Recently i've read Worldbuilding by Stephen Gillett and one thing that struck me was that for one reason of another many of the alien worlds lacked the resources needed for metallurgy. However, the book also mentioned how crystals would be common on at least a couple of these worlds which made me start thinking. Could a advanced species develop on a acidic world (even with less energy available) that instead of using metals, uses crystals, clays some other material in the place of iron/copper and has to advance on very different lines from humans with their steel and silicon chips or those other aliens with their calcium rich bioships and moldy circuitry?
Crystals and clays according to the book would be in abundance on the acidic worlds (which is a generalization- the author goes through nitrogen-oxygen worlds, worlds with chlorine rich atmospheres where plastics instead of cellulose is used for wood and sulfur rich worlds, all of these worlds he concludes would lack in iron/copper. Therefore leaving any civilization that develops on a acidic world with chlorine or sulfur all over the place 'In the stone age'. I am skeptical of this simply because is metallurgy really the end-all be-all to even consider technological civilizations? It seems like it is on Earth, but that's more or less because metals are attainable and iron is easily available. But on another world where that's not the case could some other technological base exist and could it still be possible to make a advanced civilization through some alternative form of conductors?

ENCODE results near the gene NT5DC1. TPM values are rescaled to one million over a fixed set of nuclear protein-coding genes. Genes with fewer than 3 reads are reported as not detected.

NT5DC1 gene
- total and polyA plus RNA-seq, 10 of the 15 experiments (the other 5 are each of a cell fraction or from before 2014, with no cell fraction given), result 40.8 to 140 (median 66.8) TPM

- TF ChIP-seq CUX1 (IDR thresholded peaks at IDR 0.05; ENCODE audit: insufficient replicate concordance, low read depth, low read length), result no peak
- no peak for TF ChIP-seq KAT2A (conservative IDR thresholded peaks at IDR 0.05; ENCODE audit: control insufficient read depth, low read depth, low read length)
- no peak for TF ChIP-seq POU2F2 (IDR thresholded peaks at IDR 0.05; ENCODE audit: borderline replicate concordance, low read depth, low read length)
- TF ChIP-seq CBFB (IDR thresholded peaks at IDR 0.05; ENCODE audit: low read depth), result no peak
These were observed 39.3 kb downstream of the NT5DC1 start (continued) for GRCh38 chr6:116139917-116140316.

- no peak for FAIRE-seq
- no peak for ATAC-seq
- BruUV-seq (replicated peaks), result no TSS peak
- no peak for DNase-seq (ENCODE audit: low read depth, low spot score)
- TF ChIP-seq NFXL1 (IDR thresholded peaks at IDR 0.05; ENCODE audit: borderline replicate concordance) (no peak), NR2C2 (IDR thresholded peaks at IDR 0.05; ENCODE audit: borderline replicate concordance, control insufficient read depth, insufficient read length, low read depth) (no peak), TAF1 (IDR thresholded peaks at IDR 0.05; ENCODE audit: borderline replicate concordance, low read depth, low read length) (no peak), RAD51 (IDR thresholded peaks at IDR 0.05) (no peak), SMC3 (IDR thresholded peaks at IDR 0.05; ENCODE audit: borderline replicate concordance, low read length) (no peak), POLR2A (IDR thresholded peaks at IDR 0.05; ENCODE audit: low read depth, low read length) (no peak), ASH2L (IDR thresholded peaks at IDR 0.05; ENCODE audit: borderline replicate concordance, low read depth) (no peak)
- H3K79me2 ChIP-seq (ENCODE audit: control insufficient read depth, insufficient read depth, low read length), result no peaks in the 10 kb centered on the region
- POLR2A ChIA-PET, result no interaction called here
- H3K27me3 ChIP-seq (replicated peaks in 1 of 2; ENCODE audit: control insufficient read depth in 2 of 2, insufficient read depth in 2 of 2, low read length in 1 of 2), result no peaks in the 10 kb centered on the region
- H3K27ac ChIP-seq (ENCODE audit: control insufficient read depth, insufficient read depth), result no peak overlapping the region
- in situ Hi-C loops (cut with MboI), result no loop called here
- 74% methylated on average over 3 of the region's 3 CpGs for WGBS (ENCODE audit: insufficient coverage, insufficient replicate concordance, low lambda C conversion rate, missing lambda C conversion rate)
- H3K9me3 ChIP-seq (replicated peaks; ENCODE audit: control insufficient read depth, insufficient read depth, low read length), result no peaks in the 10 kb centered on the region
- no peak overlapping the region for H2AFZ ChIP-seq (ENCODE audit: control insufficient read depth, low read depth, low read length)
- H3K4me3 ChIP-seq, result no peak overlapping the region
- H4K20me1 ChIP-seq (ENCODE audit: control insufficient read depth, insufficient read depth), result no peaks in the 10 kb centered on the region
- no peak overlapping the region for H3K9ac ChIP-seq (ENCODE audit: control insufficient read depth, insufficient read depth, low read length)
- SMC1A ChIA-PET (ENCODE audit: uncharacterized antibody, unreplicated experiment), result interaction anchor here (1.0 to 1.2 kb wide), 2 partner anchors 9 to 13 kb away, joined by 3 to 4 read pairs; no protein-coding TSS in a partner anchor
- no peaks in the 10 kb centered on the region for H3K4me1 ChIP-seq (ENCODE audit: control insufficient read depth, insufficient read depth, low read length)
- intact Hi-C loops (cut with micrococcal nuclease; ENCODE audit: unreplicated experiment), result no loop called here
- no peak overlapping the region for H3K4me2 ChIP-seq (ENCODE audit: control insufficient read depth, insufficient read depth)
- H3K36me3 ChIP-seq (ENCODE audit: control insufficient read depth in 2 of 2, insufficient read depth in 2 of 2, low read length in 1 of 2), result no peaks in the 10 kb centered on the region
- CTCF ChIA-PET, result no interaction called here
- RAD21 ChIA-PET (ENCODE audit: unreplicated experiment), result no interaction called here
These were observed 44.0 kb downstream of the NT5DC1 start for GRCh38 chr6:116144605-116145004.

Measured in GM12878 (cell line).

Crystals and clays to my knowledge both have diverse applications, but is it possible for them to fill similiarish technological niches seen in the modern world at least in the fields of automation of labor and/or computing?